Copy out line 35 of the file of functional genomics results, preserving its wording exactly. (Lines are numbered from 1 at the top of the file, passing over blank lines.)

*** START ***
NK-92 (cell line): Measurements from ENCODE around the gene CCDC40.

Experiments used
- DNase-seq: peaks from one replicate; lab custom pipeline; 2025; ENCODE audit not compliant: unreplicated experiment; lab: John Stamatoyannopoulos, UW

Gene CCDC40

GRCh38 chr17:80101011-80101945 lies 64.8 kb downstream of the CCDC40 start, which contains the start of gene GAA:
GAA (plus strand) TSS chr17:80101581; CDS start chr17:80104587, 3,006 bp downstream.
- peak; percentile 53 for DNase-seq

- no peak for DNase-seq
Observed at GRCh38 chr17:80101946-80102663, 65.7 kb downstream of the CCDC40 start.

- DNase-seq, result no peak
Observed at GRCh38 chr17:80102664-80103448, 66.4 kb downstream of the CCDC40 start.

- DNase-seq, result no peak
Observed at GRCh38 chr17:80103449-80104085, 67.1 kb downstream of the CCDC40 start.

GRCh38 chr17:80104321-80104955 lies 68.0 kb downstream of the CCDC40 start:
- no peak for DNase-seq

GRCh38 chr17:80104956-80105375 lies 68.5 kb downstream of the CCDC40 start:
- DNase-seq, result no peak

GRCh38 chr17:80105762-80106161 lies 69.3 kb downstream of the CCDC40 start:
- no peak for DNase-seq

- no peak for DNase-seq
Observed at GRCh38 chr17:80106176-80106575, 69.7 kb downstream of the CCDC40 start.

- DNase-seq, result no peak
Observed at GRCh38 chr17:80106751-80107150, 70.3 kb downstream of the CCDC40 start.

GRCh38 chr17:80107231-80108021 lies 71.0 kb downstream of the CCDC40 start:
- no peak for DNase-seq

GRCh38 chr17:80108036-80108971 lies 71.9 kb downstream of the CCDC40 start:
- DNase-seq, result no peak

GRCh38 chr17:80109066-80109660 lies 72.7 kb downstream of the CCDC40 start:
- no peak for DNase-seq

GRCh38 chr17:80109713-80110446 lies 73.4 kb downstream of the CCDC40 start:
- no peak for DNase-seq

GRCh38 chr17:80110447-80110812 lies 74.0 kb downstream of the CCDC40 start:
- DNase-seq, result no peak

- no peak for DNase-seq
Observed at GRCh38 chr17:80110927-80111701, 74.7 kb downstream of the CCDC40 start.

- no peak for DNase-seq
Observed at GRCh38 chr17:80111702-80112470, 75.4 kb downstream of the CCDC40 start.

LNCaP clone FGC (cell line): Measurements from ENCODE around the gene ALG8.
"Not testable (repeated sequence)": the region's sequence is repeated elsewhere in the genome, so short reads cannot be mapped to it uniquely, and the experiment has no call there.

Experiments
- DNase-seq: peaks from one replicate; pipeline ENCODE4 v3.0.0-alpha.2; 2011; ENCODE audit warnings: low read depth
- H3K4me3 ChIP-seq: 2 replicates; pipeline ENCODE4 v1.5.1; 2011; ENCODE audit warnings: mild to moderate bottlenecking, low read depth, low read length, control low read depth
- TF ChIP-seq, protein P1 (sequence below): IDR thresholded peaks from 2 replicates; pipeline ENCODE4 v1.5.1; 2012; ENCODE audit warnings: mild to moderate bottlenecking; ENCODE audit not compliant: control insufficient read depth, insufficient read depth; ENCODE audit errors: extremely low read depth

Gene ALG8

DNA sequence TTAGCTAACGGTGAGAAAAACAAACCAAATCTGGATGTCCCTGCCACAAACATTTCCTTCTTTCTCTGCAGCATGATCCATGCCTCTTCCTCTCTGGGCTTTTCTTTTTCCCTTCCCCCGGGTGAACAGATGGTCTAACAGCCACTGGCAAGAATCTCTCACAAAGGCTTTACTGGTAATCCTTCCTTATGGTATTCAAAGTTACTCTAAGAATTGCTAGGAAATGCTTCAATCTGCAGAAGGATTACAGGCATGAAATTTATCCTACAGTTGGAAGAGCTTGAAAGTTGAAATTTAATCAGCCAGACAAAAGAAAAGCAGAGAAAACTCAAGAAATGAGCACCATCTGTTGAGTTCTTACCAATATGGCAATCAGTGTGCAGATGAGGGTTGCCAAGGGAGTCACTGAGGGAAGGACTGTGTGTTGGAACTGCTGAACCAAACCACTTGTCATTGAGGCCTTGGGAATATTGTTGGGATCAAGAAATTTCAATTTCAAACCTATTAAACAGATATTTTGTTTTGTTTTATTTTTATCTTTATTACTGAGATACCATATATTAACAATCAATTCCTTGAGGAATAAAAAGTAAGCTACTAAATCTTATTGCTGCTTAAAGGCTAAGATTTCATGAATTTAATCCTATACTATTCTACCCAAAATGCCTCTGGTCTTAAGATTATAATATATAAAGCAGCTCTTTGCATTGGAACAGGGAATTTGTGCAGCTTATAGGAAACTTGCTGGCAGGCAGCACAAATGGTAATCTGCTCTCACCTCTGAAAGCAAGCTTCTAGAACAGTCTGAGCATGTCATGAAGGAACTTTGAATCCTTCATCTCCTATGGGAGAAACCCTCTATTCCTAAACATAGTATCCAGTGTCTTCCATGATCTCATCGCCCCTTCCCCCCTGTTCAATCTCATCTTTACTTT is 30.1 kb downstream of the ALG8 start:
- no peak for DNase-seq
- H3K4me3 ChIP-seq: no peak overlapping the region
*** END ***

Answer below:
Observed at GRCh38 chr17:80110927-80111701, 74.7 kb downstream of the CCDC40 start.